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Same Sex Relationships – Children & Surrogacy Family Law Issues

In 1999, the Government amended the Property (Relationships) Act NSW to include same sex relationships within the definition of “de facto relationships”. This encompasses everyone in the LGBT community (lesbian, gay, bisexual and transgender). Following this, the Government went even further to make it unlawful to discriminate against same sex couples and their families by passing its ‘same sex law reform package’ in November 2008. This reform specifically made it unlawful to discriminate against same-sex de facto couples in areas such as family assistance, superannuation, citizenship, immigration, aged care, social security, pharmaceutical benefits, Medicare safety net, veteran’s entitlements, child support and family law (children, surrogacy, property settlement, etc).

Registration of the Relationship of Same Sex Couples

The NSW Relationships register commenced operation on 1 July 2010. It provides legal recognition for a same gender couple, by registration of the relationship. This may also include the registration of a couple who do not live together.

Any two adults can apply for registration of their relationship provided that at least one of them lives in NSW and that both of them are:

  1. Over 18 years of age;
  2. Not married;
  3. Not in another registered relationship; or
  4. Not related by family.

Same Sex Couples & Children

Under the reformed family law legislation, a child who is born to, or adopted by, a same-sex couple legally will be recognised as a child of both parents. This includes:

  • Children who are born through assisted/artificial conception to lesbian couples;
  • Children who are legally adopted by same sex couples (any couple within the LGBT community)
  • Children who are born under certain surrogacy arrangements that are recognised under the Surrogacy Act 2010 (NSW)

This includes the ability to have both parents names recorded on the child’s birth certificate.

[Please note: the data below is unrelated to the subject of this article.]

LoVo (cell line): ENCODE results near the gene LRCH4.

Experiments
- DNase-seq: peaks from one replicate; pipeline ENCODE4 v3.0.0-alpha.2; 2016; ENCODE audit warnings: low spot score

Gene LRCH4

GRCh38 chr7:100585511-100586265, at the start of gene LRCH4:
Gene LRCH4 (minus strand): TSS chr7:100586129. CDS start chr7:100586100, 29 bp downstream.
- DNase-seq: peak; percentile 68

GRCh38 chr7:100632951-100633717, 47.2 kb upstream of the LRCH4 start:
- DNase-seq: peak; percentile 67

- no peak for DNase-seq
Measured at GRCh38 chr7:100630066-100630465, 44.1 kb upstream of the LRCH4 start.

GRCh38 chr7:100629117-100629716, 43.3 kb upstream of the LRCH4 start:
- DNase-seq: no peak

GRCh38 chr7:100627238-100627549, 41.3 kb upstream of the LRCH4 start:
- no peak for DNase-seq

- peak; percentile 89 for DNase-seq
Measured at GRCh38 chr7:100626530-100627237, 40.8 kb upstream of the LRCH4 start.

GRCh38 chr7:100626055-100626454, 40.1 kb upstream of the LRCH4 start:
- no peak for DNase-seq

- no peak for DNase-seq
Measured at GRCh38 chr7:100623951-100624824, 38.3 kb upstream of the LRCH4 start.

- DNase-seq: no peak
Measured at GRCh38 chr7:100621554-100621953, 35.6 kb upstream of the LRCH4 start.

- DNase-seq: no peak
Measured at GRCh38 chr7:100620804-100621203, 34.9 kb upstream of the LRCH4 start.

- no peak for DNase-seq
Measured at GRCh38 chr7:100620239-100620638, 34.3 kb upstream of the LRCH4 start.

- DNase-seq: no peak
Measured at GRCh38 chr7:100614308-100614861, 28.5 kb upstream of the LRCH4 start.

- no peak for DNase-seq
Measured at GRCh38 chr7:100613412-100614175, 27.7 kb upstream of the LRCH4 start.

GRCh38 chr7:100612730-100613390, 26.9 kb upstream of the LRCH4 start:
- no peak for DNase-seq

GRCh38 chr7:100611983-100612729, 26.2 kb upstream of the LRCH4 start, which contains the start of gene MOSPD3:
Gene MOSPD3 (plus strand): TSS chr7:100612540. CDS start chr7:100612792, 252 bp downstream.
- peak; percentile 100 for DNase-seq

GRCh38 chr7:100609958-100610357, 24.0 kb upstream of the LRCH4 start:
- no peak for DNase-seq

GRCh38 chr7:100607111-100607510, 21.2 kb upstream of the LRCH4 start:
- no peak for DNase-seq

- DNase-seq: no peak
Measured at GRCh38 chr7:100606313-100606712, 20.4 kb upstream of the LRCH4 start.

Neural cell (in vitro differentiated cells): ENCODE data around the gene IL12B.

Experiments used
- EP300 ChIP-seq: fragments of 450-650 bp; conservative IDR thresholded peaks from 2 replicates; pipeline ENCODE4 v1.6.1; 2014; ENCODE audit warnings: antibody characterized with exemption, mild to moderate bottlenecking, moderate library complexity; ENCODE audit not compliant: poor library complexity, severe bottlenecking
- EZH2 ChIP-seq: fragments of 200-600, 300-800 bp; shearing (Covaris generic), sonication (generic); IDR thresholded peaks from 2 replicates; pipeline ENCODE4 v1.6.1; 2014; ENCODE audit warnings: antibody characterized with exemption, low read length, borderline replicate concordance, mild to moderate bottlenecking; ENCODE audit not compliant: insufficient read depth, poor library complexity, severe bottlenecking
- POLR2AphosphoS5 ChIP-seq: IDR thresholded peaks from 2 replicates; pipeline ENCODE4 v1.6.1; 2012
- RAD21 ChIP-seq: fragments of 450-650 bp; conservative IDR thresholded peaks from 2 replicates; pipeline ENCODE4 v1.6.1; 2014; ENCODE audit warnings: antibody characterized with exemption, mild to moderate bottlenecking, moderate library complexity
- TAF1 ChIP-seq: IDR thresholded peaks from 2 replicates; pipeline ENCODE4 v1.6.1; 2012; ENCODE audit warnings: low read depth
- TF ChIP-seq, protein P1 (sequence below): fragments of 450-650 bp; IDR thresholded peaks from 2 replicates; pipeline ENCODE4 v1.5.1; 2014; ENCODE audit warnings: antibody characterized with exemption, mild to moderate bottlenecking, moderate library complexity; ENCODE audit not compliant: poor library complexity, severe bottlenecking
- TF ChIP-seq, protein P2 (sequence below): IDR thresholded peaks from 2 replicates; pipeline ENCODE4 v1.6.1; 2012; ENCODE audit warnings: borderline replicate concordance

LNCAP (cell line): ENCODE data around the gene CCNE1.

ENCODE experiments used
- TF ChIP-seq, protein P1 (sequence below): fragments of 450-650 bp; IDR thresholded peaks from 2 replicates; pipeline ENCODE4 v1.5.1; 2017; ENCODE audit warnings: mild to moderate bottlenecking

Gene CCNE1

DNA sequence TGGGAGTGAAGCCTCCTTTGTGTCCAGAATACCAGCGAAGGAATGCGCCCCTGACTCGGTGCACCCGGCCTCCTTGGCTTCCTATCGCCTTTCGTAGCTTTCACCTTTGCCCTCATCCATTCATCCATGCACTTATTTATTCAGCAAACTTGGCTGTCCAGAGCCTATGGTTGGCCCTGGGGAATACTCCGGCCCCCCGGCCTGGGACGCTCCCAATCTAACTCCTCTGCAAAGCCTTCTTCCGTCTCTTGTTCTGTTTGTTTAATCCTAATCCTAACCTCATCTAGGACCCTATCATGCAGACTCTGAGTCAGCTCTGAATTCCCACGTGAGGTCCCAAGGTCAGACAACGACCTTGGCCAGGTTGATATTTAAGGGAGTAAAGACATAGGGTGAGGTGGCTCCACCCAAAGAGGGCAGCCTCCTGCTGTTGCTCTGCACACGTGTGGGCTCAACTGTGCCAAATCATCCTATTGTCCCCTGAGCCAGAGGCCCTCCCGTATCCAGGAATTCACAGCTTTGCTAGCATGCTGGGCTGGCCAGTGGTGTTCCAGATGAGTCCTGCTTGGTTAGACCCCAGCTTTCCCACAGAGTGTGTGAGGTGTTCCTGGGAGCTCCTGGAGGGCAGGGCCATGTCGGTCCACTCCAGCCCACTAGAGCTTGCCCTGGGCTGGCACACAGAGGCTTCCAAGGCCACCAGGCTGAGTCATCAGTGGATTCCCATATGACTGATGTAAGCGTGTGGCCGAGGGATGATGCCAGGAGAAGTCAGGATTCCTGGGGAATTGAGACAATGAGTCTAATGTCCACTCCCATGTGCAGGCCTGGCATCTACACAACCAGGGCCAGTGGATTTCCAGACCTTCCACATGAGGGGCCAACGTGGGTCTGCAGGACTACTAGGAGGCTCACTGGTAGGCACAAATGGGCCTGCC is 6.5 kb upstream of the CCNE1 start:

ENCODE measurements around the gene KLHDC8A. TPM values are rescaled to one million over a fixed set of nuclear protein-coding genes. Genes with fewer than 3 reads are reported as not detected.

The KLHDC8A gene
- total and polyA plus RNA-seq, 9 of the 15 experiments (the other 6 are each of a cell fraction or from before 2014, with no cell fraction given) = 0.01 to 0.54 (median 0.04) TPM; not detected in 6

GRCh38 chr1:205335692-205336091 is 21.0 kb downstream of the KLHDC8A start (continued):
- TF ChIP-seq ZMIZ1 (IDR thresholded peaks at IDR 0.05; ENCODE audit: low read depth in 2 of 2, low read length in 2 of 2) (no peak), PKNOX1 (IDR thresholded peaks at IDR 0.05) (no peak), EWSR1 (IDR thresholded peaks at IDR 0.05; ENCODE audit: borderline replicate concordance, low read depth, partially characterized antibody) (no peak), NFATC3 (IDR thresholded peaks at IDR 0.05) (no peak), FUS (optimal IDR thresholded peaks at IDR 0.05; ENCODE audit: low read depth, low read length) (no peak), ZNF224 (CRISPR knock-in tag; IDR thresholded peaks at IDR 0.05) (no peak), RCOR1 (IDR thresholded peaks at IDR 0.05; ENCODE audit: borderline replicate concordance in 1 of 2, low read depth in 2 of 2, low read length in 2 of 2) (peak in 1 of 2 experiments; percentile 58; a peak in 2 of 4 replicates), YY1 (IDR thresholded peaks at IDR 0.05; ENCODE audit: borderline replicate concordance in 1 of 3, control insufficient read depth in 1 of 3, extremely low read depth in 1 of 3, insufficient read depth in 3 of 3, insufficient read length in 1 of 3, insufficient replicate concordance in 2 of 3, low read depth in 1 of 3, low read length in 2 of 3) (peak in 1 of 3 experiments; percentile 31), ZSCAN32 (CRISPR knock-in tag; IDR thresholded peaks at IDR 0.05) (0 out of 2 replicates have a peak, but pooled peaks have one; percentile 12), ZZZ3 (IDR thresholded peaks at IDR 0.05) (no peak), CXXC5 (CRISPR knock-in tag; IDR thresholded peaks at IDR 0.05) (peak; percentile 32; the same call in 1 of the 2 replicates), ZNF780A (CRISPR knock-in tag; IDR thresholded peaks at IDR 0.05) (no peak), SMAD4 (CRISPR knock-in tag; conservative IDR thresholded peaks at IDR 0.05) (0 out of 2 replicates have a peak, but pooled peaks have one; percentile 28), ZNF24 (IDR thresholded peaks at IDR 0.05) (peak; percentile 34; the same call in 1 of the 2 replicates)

Same Sex Couples & Surrogacy

Surrogacy is a form of “assisted reproductive treatment” (ART) that involves a woman conceiving a child in her uterus for another person or couple, and then legally surrendering that child to the person or couple. The Surrogacy Act 2010 (NSW) commenced in 2011 and distinguishes between commercial and altruistic surrogacy arrangements. Commercial arrangements are illegal in NSW, while altruistic arrangements are legal in NSW.

Commercial arrangements are those that involve some kind of fee or reward being passed from the intended parent/s to the surrogate birth mother. This includes the transference of gifts, items of value, property and any type of material benefit. However, this excludes a number of “reasonable” monetary payments to the surrogate birth mother, in the form of medical, travel, legal and employment (lost wages) expenses. All of these expenses require receipts and need to be formally documented.

It is currently illegal to enter into, advertise for or try to solicit any kind of commercial surrogacy arrangement in NSW. This applies to intended parent/s in NSW who attempt to enter into a commercial arrangement with a surrogate birth mother located anywhere else in the world.

However, intended parents may advertise for an altruistic arrangement, provided the advertising is free (for example, a notice in a hospital).

Altruistic arrangements are those that do not involve any kind of commercial arrangement or advantage (financial or otherwise) to the surrogate birth mother. Altruistic arrangements are very complex and will involve a number of emotional, medical and legal issues, which could require a significant investment from the intended parent/s. It is important that any such arrangement be discussed at length and agreed upon, before any formal agreement is in place. We recommend seeking legal advice from a family lawyer who has experience in surrogacy before entering into an altruistic surrogacy arrangement. Early legal advice could save a lot of time, costs and emotions.

The legal rights of same sex couples vary from State to State and it is important that you know your rights before you make any decisions.

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